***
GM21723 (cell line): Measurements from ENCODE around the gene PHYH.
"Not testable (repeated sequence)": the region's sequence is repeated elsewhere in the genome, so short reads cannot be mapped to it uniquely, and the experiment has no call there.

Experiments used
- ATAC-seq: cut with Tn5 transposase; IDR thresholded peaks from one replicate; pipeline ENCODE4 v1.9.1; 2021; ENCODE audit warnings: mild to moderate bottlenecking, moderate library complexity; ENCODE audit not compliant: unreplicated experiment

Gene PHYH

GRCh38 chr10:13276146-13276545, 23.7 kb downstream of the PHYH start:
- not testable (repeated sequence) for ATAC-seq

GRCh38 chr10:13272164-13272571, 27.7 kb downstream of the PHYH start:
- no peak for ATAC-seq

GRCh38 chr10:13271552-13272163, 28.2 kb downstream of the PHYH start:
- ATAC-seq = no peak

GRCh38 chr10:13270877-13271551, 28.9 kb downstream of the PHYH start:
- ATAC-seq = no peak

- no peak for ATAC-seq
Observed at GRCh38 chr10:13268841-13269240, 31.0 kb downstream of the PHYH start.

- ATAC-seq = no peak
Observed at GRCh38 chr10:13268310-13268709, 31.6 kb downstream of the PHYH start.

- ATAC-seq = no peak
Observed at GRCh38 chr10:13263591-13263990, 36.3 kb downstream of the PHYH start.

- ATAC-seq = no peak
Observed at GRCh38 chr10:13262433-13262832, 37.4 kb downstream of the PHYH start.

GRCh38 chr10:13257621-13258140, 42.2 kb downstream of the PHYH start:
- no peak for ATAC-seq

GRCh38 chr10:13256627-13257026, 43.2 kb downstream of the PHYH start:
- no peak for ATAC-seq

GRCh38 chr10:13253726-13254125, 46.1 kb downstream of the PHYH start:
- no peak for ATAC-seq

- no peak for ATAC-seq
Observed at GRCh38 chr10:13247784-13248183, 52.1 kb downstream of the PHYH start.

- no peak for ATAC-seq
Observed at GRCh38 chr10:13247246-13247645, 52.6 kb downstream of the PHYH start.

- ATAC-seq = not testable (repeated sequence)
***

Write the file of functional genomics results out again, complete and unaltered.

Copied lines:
GM21723 (cell line): Measurements from ENCODE around the gene PHYH.
"Not testable (repeated sequence)": the region's sequence is repeated elsewhere in the genome, so short reads cannot be mapped to it uniquely, and the experiment has no call there.

Experiments used
- ATAC-seq: cut with Tn5 transposase; IDR thresholded peaks from one replicate; pipeline ENCODE4 v1.9.1; 2021; ENCODE audit warnings: mild to moderate bottlenecking, moderate library complexity; ENCODE audit not compliant: unreplicated experiment

Gene PHYH

GRCh38 chr10:13276146-13276545, 23.7 kb downstream of the PHYH start:
- not testable (repeated sequence) for ATAC-seq

GRCh38 chr10:13272164-13272571, 27.7 kb downstream of the PHYH start:
- no peak for ATAC-seq

GRCh38 chr10:13271552-13272163, 28.2 kb downstream of the PHYH start:
- ATAC-seq = no peak

GRCh38 chr10:13270877-13271551, 28.9 kb downstream of the PHYH start:
- ATAC-seq = no peak

- no peak for ATAC-seq
Observed at GRCh38 chr10:13268841-13269240, 31.0 kb downstream of the PHYH start.

- ATAC-seq = no peak
Observed at GRCh38 chr10:13268310-13268709, 31.6 kb downstream of the PHYH start.

- ATAC-seq = no peak
Observed at GRCh38 chr10:13263591-13263990, 36.3 kb downstream of the PHYH start.

- ATAC-seq = no peak
Observed at GRCh38 chr10:13262433-13262832, 37.4 kb downstream of the PHYH start.

GRCh38 chr10:13257621-13258140, 42.2 kb downstream of the PHYH start:
- no peak for ATAC-seq

GRCh38 chr10:13256627-13257026, 43.2 kb downstream of the PHYH start:
- no peak for ATAC-seq

GRCh38 chr10:13253726-13254125, 46.1 kb downstream of the PHYH start:
- no peak for ATAC-seq

- no peak for ATAC-seq
Observed at GRCh38 chr10:13247784-13248183, 52.1 kb downstream of the PHYH start.

- no peak for ATAC-seq
Observed at GRCh38 chr10:13247246-13247645, 52.6 kb downstream of the PHYH start.

- ATAC-seq = not testable (repeated sequence)